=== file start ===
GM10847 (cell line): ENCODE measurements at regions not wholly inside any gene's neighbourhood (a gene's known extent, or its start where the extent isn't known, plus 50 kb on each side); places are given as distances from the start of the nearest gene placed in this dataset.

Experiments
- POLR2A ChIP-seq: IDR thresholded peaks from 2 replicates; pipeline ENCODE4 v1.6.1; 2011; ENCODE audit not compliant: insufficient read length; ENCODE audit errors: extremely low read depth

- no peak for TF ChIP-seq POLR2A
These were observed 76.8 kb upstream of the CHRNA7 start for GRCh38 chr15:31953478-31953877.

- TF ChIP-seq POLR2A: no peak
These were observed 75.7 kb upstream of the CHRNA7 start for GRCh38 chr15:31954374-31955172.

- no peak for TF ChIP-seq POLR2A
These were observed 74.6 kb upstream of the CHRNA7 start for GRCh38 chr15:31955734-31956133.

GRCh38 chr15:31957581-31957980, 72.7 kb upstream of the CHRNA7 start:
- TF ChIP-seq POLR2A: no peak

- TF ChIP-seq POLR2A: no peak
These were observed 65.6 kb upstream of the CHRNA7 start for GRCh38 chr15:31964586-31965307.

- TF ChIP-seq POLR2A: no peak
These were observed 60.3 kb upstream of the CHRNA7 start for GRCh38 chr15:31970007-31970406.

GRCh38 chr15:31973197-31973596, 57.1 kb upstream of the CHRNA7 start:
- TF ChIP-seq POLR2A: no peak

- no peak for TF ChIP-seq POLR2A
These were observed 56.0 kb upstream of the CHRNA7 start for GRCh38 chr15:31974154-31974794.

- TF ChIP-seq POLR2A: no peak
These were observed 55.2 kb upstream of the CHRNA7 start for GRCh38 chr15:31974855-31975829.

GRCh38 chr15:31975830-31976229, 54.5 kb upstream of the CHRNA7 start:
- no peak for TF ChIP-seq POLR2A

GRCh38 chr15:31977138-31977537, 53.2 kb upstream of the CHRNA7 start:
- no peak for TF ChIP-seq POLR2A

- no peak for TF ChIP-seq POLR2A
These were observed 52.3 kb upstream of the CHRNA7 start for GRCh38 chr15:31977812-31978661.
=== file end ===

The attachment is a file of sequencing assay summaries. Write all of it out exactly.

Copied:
GM10847 (cell line): ENCODE measurements at regions not wholly inside any gene's neighbourhood (a gene's known extent, or its start where the extent isn't known, plus 50 kb on each side); places are given as distances from the start of the nearest gene placed in this dataset.

Experiments
- POLR2A ChIP-seq: IDR thresholded peaks from 2 replicates; pipeline ENCODE4 v1.6.1; 2011; ENCODE audit not compliant: insufficient read length; ENCODE audit errors: extremely low read depth

- no peak for TF ChIP-seq POLR2A
These were observed 76.8 kb upstream of the CHRNA7 start for GRCh38 chr15:31953478-31953877.

- TF ChIP-seq POLR2A: no peak
These were observed 75.7 kb upstream of the CHRNA7 start for GRCh38 chr15:31954374-31955172.

- no peak for TF ChIP-seq POLR2A
These were observed 74.6 kb upstream of the CHRNA7 start for GRCh38 chr15:31955734-31956133.

GRCh38 chr15:31957581-31957980, 72.7 kb upstream of the CHRNA7 start:
- TF ChIP-seq POLR2A: no peak

- TF ChIP-seq POLR2A: no peak
These were observed 65.6 kb upstream of the CHRNA7 start for GRCh38 chr15:31964586-31965307.

- TF ChIP-seq POLR2A: no peak
These were observed 60.3 kb upstream of the CHRNA7 start for GRCh38 chr15:31970007-31970406.

GRCh38 chr15:31973197-31973596, 57.1 kb upstream of the CHRNA7 start:
- TF ChIP-seq POLR2A: no peak

- no peak for TF ChIP-seq POLR2A
These were observed 56.0 kb upstream of the CHRNA7 start for GRCh38 chr15:31974154-31974794.

- TF ChIP-seq POLR2A: no peak
These were observed 55.2 kb upstream of the CHRNA7 start for GRCh38 chr15:31974855-31975829.

GRCh38 chr15:31975830-31976229, 54.5 kb upstream of the CHRNA7 start:
- no peak for TF ChIP-seq POLR2A

GRCh38 chr15:31977138-31977537, 53.2 kb upstream of the CHRNA7 start:
- no peak for TF ChIP-seq POLR2A

- no peak for TF ChIP-seq POLR2A
These were observed 52.3 kb upstream of the CHRNA7 start for GRCh38 chr15:31977812-31978661.